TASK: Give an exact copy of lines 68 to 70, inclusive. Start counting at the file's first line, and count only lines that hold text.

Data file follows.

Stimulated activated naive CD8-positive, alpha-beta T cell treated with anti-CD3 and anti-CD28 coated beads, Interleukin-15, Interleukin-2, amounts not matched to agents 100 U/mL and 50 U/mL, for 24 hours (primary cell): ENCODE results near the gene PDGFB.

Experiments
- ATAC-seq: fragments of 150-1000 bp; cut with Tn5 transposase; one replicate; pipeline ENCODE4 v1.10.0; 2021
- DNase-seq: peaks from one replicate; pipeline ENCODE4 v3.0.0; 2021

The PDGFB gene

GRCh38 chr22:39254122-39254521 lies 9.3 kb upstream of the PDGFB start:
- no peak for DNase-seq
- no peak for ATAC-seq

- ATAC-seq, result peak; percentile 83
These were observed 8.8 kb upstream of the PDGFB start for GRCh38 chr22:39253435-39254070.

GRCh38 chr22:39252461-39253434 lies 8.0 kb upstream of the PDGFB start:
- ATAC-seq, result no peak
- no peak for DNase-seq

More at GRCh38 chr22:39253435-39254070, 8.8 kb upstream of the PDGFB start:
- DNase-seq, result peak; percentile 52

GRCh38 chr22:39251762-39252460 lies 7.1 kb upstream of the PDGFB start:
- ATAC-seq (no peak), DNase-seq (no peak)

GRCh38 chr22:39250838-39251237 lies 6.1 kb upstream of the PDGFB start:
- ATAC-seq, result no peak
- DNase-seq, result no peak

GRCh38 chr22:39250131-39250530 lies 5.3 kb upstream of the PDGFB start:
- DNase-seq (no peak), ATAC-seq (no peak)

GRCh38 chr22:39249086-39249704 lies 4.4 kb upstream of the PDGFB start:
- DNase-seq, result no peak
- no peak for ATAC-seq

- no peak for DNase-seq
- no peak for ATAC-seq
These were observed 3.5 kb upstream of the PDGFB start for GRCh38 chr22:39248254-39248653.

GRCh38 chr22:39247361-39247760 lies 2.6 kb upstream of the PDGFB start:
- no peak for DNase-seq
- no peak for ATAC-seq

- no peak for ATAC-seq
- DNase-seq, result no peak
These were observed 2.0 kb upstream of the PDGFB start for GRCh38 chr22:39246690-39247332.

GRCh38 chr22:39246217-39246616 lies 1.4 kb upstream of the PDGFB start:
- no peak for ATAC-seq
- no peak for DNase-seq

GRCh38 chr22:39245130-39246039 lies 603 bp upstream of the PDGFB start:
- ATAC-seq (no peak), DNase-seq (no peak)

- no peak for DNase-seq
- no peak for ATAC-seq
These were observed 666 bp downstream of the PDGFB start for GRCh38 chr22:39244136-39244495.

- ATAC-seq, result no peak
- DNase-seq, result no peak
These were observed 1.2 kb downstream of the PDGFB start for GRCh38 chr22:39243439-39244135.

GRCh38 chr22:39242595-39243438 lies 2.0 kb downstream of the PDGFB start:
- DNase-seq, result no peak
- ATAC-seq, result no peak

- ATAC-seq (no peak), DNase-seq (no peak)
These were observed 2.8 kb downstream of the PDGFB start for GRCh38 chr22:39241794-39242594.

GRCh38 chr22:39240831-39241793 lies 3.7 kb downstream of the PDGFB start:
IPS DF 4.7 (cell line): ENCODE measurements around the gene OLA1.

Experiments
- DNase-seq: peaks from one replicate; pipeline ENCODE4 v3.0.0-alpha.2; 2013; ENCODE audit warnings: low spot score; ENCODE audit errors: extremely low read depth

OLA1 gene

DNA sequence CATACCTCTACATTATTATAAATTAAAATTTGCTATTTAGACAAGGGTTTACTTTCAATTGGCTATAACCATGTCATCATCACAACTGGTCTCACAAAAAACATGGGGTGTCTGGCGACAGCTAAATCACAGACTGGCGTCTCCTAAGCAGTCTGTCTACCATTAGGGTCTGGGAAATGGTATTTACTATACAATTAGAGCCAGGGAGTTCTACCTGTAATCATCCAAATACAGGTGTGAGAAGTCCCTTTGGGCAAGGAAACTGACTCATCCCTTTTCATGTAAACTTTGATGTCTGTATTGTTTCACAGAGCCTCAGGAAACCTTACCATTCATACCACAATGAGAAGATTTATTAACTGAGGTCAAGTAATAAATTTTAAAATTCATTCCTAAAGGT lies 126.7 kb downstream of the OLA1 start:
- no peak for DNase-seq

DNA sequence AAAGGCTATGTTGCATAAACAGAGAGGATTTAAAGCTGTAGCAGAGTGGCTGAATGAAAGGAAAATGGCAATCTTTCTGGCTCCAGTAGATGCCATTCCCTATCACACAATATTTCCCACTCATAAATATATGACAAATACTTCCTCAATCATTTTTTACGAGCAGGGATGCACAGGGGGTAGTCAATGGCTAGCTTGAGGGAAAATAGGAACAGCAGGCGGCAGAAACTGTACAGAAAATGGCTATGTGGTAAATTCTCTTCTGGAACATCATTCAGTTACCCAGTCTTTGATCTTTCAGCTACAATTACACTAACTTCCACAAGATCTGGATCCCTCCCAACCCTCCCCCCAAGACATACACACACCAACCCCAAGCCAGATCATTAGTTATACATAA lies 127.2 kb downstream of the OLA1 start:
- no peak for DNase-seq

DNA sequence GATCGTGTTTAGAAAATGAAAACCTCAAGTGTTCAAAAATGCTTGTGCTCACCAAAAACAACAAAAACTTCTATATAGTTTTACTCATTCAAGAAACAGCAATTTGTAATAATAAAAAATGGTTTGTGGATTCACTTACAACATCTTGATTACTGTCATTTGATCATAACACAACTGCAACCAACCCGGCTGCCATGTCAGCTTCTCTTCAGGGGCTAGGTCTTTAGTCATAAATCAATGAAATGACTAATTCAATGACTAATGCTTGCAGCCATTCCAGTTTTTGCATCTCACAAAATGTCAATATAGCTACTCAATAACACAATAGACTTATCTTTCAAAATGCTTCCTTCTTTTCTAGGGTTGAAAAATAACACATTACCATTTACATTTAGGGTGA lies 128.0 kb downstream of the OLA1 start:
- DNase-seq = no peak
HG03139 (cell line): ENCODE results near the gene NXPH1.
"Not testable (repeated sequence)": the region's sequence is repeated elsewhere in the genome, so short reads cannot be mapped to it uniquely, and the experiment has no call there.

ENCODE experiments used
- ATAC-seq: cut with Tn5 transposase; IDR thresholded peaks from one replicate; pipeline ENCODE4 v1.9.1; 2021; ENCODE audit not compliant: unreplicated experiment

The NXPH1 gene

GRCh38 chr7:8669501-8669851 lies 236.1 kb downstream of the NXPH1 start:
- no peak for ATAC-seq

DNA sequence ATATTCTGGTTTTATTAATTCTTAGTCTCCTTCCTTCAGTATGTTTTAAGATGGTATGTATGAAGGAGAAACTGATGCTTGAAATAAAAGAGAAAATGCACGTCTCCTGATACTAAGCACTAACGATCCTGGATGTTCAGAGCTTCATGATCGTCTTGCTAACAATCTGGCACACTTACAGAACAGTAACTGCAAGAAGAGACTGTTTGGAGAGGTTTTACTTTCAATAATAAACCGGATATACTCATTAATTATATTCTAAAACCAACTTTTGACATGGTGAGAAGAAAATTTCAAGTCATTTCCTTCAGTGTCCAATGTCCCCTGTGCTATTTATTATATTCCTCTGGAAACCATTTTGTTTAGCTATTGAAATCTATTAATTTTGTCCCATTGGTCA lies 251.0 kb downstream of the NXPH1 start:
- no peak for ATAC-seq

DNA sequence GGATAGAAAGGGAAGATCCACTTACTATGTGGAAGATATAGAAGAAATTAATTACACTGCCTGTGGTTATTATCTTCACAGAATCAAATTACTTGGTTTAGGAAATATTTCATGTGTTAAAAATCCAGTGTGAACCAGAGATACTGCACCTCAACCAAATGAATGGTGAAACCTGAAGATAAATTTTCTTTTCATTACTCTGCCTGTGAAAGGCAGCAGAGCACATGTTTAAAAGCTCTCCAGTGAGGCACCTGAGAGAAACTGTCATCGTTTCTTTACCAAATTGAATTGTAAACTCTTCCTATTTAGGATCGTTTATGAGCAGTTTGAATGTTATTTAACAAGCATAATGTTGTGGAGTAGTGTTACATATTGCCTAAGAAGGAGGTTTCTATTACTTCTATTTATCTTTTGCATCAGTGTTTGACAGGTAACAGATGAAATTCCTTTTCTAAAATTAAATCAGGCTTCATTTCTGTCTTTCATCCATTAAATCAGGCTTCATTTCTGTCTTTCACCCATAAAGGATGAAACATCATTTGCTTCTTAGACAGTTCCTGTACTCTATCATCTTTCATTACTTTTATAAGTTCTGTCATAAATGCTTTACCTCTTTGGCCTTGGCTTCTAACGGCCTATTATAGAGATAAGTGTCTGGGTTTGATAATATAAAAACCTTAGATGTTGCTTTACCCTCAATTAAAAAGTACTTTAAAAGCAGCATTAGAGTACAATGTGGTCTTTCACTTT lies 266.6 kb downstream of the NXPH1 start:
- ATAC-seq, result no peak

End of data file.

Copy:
- no peak for ATAC-seq

DNA sequence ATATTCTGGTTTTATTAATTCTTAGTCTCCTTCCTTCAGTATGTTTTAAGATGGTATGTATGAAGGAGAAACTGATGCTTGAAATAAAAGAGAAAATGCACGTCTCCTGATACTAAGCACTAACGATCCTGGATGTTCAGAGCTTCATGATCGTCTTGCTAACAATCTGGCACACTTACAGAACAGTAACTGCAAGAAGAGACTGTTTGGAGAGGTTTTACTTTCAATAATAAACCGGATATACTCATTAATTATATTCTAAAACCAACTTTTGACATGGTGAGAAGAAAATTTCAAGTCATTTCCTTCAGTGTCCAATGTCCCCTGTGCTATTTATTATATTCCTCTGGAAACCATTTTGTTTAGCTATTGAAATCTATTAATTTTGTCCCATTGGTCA lies 251.0 kb downstream of the NXPH1 start:
- no peak for ATAC-seq